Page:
Scaling out your application is easy with Azure Service Bus, because Azure Service Bus by design lends itself well to the competing consumers pattern as described by Gregor Hohpe and Bobby Woolf in the Enterprise Integration Patterns book.
So, in order to make this post a little longer, I will tell a little bit on how Rebus makes use of Azure Service Bus. And then I’ll tell you how to scale it 🙂
Rebus and queue transactions
When Rebus is configured to use Azure Service Bus to transport messages like this:
.Logging(l => l.NLog())
.Transport(t => t.UseAzureServiceBus(connectionString, "some_input_queue", "error_queue"))
the bus will not use Azure Service Bus queues for its input queue and error queue, as you might think.
This is because Rebus will go to great lengths to promise you that a message can be received, and 0 to many messages sent – in one single queue transaction!
This means that the underlying transport layer must somehow be capable of receiving and sending messages atomically – and in a way that can be either committed or rolled back.
And since Azure Service Bus has limited transactional capabilities that do NOT allow for sending messages to multiple queues transactionally, we had to take a different approach with Rebus.
So, how does Rebus actually use Azure Service Bus?
What Azure Service Bus DOES support though, is receiving and sending atomically within one single topic.
So when Rebus starts up with Azure Service Bus, it will ensure that a topic exists with the name “Rebus”, which will be used to publish all messages that are sent.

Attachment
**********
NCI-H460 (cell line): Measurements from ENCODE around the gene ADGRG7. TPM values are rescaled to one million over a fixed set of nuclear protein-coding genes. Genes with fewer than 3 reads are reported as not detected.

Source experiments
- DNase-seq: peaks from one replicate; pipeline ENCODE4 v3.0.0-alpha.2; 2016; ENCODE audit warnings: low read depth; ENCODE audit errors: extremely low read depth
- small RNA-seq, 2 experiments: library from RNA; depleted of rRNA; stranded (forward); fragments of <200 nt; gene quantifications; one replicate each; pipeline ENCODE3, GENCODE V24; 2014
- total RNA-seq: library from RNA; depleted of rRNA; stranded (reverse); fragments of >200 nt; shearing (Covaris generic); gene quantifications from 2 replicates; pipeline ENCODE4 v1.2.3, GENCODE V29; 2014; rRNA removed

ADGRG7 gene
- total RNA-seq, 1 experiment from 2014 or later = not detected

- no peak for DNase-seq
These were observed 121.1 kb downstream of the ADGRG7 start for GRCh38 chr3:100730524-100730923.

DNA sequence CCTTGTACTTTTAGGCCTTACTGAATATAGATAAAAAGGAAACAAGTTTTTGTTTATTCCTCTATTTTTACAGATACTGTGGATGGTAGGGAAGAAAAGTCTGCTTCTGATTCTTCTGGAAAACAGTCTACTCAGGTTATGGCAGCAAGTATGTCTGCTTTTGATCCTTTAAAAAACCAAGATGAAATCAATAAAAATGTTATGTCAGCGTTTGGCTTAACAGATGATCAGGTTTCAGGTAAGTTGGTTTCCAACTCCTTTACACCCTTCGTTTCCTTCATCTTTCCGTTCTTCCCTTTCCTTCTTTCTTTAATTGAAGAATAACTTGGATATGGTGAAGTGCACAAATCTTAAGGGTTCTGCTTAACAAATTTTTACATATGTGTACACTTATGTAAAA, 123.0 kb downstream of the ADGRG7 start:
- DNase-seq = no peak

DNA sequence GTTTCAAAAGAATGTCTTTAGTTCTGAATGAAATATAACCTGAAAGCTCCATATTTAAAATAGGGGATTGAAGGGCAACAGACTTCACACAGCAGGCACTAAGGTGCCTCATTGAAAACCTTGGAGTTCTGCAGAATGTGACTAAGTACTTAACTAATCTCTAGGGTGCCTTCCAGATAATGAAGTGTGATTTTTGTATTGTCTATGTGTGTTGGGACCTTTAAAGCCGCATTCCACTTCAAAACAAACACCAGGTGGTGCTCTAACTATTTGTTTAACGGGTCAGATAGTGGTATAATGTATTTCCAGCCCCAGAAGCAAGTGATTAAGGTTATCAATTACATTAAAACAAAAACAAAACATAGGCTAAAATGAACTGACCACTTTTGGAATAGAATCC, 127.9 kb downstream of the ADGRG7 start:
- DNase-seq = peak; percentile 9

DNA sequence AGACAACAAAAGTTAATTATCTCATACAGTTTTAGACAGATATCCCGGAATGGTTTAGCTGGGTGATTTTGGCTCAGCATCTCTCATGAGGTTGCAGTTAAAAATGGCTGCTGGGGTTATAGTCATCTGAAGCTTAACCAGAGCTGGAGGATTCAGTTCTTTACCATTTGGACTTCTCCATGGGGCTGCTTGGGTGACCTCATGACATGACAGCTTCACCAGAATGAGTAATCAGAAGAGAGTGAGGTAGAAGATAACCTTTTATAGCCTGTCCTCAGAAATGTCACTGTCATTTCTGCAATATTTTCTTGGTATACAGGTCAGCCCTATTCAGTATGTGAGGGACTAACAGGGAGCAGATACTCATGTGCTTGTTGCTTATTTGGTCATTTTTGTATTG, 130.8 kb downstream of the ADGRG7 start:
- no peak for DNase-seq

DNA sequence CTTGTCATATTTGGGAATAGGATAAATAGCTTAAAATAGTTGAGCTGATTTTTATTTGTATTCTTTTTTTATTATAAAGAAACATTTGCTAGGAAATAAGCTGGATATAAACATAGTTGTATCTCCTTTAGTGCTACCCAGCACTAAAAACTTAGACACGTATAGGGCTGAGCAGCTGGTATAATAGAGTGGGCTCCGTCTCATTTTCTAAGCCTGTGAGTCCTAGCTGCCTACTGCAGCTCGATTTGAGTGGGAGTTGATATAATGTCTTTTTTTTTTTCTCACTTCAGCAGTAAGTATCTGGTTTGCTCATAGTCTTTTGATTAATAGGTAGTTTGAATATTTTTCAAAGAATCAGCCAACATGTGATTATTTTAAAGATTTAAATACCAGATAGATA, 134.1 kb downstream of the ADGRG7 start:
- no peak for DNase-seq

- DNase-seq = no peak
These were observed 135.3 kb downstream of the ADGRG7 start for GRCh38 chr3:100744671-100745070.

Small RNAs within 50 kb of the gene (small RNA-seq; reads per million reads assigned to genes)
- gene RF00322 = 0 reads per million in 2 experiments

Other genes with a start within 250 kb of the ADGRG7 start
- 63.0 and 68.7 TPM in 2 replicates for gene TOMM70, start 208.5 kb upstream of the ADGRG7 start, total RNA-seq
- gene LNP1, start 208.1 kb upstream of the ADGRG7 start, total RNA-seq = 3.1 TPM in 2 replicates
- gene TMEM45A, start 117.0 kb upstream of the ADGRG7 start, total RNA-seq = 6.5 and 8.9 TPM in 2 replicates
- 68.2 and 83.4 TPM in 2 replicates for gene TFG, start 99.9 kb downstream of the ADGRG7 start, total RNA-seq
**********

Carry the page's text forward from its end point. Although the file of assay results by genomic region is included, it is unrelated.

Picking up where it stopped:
And then, for each logical input queue – let’s call it “some_input_queue” – there will be a subscription for that queue by the same name, and that subscription will be configured with a
SqlFilter that filters the received messages on a specific message property that holds the name of the intended recipient’s input queue. The filter will then ensure that only the intended messages are received for that endpoint.
So – how to scale it?
Easy peasy – in the Azure portal, go to this section of your cloud service:
and go crazy with this bad boy:
and – there you have it! – that is how you can scale out your work with Rebus in Azure 🙂
One thing, though – when you’re doing some serious number crunching, depending on the granularity of your messages of course, you may be bitten by the fact that Azure Service Bus’
BrokeredMessage‘s lease expires after 60 seconds – if that is the case, Rebus has a fairly non-intrusive way of letting you renew the lease, which you can read more about in the “more about the Azure Service Bus transport” on the Rebus wiki.
In the next post, I’ll delve into how to scale your Rebus workers if you’re using RabbitMQ.